MAKHAN SINGH (1913-1973) was a trade unionist and one of the fathers of Kenya’s labor movement.
He formed Kenya’s first trade union in 1935, the Labour Trade Union of Kenya. With fellow trade unionist Fred Kubai, Singh helped to unite workers represented by different trade unions under the umbrella trade organization East African Trade Union Congress formed in 1949.
With Kubai, they were the main organizers of the successful Nairobi General strike of 1950 for which the colonial government preemptively arrested and detained them just days prior to the strike.
Makhan Singh probably has the lone distinction of having been detained in India and Kenya for his political activities against the British colonial governments in both countries. He was behind bars for 5 years in India and spent a further 11 years of detention in Lokitaung, Kenya.
The length of his detention in Lodwar is also probably among the longest of all Kenyan freedom fighters detained by the colonial government.
Despite his great contribution to trade Unionism and sacrifice to the freedom struggle, he sank into obscurity after Kenya’s independence and has not received the great attention among historians that other freedom fighters of his caliber have received.
Probably his son Hindpal Jabbal sums up best the selfless and principled life that his father led serving the cause of freedom and trade unionism and not seeking attention for himself in the book, “Makhan Singh: A Revolutionary Kenyan Trade Unionist” by Shiraz Durrani.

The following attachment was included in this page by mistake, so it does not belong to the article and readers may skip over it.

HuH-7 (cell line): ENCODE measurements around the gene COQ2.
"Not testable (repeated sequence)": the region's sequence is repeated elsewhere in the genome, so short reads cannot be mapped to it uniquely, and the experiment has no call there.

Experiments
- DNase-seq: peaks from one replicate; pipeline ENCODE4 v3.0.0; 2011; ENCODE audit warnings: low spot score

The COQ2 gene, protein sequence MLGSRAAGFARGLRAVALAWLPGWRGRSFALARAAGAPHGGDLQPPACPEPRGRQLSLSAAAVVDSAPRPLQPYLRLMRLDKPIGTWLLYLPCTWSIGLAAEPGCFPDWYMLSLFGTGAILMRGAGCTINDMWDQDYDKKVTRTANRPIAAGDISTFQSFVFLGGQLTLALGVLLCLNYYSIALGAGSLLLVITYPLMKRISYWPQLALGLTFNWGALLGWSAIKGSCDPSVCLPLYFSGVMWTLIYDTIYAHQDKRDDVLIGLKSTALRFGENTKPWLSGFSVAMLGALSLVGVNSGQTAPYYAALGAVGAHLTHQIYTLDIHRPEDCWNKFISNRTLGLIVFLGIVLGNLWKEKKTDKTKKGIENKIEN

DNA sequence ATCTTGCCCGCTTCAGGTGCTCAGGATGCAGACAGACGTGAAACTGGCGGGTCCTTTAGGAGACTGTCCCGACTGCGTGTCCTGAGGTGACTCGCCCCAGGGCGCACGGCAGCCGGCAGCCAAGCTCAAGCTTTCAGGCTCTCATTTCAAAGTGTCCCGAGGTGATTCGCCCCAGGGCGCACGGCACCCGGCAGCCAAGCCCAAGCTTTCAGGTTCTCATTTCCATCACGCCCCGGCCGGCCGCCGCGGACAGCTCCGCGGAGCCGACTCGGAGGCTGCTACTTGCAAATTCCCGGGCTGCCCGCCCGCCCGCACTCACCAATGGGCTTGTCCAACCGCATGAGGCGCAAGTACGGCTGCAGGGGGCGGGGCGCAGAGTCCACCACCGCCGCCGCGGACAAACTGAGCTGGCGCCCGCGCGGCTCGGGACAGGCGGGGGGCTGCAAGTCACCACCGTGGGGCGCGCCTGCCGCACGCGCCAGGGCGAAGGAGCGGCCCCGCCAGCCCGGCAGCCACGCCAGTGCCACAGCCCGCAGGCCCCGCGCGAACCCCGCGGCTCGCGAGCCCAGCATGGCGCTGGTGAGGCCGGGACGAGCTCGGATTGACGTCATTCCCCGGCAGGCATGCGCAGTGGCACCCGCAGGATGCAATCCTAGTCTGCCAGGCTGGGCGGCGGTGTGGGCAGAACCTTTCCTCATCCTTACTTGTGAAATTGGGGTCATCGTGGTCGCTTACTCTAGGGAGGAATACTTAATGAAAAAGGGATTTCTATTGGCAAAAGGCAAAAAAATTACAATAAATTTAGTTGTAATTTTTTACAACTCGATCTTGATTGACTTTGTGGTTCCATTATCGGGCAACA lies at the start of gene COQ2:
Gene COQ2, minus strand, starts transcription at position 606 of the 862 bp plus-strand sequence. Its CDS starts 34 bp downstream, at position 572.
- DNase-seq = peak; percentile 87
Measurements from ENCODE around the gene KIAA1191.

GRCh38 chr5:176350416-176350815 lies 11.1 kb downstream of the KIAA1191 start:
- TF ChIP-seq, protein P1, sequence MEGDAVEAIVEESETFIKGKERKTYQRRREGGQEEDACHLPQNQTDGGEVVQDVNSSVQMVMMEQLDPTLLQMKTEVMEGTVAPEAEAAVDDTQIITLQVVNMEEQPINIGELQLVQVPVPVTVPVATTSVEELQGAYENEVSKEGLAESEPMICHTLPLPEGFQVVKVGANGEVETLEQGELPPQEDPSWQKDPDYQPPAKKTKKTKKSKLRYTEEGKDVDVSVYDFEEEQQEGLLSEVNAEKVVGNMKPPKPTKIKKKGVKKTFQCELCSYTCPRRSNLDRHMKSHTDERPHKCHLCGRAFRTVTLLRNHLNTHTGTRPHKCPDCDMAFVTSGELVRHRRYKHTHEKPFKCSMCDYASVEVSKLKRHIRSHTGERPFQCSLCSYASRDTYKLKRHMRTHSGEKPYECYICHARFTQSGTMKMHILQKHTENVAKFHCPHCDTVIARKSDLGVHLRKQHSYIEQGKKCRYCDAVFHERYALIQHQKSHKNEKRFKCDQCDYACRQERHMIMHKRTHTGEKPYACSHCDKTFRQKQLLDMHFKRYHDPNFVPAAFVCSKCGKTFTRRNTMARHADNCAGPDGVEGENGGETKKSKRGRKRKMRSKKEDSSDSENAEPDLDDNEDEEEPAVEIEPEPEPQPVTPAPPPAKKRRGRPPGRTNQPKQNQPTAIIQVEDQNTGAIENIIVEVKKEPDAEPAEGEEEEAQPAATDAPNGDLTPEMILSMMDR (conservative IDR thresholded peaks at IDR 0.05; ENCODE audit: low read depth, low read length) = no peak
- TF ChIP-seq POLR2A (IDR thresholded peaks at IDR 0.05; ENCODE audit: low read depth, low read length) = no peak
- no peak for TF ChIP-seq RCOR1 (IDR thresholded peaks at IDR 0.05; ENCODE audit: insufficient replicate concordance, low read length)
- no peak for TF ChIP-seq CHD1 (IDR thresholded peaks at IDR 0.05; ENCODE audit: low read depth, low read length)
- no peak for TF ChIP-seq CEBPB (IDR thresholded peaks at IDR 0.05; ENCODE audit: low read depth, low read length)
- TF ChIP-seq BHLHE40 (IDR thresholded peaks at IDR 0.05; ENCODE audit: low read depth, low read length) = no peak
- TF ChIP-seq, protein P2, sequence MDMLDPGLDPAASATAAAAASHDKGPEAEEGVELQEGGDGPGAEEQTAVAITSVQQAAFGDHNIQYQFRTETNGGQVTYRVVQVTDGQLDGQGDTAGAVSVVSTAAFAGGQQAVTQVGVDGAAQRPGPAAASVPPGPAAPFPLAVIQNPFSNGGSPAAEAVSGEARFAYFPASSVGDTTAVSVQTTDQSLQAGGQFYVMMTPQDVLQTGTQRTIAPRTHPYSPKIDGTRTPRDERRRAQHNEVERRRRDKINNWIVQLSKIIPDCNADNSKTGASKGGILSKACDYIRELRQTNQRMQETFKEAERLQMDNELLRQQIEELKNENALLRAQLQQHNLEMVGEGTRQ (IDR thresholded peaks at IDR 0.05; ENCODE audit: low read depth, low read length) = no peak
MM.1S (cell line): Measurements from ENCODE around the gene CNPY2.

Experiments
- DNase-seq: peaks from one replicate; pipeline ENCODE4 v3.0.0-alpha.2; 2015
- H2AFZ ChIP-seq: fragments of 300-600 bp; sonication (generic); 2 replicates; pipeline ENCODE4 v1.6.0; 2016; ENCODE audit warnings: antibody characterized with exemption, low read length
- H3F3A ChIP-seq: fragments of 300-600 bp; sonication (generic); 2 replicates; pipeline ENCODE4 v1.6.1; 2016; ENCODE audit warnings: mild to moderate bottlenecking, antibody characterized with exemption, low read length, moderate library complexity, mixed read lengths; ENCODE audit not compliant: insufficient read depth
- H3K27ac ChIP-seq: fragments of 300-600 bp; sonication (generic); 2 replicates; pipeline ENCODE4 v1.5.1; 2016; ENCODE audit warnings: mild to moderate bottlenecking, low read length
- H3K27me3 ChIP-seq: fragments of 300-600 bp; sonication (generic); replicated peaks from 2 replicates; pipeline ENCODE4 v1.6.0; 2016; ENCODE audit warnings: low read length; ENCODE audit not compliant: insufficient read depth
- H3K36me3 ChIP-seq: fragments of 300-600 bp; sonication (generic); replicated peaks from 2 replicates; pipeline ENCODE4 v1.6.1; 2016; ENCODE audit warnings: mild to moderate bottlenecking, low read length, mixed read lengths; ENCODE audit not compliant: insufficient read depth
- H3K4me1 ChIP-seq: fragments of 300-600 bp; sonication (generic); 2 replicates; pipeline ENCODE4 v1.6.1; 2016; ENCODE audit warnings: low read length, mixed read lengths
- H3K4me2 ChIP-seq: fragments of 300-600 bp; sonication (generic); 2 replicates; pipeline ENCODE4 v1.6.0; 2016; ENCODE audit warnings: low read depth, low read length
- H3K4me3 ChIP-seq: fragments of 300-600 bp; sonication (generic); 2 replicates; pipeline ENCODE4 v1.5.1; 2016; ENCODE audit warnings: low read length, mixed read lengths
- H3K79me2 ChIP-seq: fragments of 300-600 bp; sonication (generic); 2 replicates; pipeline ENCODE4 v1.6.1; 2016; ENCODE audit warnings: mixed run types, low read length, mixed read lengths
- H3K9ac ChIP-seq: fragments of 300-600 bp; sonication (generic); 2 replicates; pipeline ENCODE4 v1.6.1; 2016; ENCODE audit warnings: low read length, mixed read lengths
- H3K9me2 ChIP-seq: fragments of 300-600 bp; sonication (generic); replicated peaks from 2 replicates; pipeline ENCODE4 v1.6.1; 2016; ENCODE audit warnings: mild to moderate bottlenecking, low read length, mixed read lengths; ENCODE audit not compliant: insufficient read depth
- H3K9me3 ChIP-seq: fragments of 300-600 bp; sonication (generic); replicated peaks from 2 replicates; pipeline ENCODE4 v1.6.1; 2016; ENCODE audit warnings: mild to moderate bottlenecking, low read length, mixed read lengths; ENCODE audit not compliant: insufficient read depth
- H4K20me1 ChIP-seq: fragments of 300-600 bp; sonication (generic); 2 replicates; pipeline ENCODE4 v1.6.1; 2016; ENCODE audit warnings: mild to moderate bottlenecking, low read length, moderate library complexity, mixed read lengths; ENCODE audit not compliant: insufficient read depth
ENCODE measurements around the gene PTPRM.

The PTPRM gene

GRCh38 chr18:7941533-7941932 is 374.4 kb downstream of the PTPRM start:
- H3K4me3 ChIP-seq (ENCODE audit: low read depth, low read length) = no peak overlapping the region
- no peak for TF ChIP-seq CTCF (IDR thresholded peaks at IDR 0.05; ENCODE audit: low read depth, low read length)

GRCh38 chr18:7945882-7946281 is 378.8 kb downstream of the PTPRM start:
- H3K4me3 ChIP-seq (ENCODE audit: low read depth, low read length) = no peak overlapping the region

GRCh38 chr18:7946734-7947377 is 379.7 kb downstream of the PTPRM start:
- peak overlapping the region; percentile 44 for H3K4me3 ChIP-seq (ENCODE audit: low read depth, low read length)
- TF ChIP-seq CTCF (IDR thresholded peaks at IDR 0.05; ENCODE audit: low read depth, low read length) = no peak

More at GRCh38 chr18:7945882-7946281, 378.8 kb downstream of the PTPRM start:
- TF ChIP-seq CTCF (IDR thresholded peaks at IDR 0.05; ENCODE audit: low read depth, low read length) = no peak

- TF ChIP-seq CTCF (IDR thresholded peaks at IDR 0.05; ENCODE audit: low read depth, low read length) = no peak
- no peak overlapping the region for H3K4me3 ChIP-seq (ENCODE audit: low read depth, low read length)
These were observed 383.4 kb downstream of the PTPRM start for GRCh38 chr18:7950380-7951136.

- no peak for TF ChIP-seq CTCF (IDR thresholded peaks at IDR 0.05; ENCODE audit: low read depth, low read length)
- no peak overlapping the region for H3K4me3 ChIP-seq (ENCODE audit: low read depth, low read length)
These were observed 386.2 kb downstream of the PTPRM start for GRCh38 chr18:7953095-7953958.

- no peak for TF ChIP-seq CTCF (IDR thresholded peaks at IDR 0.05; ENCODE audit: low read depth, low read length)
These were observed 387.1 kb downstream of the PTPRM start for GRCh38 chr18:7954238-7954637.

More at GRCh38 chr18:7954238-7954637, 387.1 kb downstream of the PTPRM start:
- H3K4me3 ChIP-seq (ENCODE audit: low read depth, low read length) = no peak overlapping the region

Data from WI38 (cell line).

“...People like Makhan Singh never expect any rewards. They do a totally selfless service to whatever cause they passionately believe in, and then quietly depart leaving a great mark behind them…”
However, Makhan Singh is embraced and highly regarded within the global Sikh community. Read this great article about him written by noted and award-winning playwright Dr Atamjit Singh. Atamjit also wrote a play titled “Mungu Comrade” on Makhan’s life that enjoyed success in Pakistan, the United Kingdom and Canada.
Makhan Singh was born in Garjakh, India which is now located in present day Punjab Province, Pakistan. His family moved to Kenya in 1927 when he was 13 years-old.
Other Good Reads
Liberating Minds, Restoring Kenyan History: Anti-Imperialist Resistance by Progressive South Asian Kenyans 1884-1965. Mar 23, 2017 by Nazmi Durrani. Google books preview.
Yesterday in Paradise. Paperback – September 15, 2016 by Cyprian Fernandes. Google books preview.
Progressive Librarianship: Perspectives from Kenya and Britain, 1979-2010. Dec 29, 2014 by Shiraz Durrani. Google books preview.
Makhan Singh: A Revolutionary Kenyan Trade Unionist, Dec 29, 2015. by Shiraz Durrani. Google books preview.